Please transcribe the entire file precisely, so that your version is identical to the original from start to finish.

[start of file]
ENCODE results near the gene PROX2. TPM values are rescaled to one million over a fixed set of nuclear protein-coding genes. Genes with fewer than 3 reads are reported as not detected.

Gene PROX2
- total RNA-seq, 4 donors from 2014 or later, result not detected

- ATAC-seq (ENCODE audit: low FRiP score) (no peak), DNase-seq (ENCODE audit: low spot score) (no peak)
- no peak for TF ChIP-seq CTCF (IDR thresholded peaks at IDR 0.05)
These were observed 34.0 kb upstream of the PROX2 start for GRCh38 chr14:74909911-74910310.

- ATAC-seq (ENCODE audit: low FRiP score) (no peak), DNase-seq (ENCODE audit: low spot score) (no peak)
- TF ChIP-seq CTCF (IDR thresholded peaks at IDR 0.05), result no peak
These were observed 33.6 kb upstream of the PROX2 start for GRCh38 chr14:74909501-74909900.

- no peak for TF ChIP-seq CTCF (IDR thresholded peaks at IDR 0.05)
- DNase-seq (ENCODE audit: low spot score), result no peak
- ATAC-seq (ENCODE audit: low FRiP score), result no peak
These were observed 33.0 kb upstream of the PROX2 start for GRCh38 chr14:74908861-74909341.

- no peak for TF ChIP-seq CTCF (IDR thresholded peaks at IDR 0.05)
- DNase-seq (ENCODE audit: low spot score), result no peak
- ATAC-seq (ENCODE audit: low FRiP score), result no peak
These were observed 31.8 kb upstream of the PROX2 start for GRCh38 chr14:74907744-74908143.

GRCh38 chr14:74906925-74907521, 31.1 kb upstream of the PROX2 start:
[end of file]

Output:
ENCODE results near the gene PROX2. TPM values are rescaled to one million over a fixed set of nuclear protein-coding genes. Genes with fewer than 3 reads are reported as not detected.

Gene PROX2
- total RNA-seq, 4 donors from 2014 or later, result not detected

- ATAC-seq (ENCODE audit: low FRiP score) (no peak), DNase-seq (ENCODE audit: low spot score) (no peak)
- no peak for TF ChIP-seq CTCF (IDR thresholded peaks at IDR 0.05)
These were observed 34.0 kb upstream of the PROX2 start for GRCh38 chr14:74909911-74910310.

- ATAC-seq (ENCODE audit: low FRiP score) (no peak), DNase-seq (ENCODE audit: low spot score) (no peak)
- TF ChIP-seq CTCF (IDR thresholded peaks at IDR 0.05), result no peak
These were observed 33.6 kb upstream of the PROX2 start for GRCh38 chr14:74909501-74909900.

- no peak for TF ChIP-seq CTCF (IDR thresholded peaks at IDR 0.05)
- DNase-seq (ENCODE audit: low spot score), result no peak
- ATAC-seq (ENCODE audit: low FRiP score), result no peak
These were observed 33.0 kb upstream of the PROX2 start for GRCh38 chr14:74908861-74909341.

- no peak for TF ChIP-seq CTCF (IDR thresholded peaks at IDR 0.05)
- DNase-seq (ENCODE audit: low spot score), result no peak
- ATAC-seq (ENCODE audit: low FRiP score), result no peak
These were observed 31.8 kb upstream of the PROX2 start for GRCh38 chr14:74907744-74908143.

GRCh38 chr14:74906925-74907521, 31.1 kb upstream of the PROX2 start: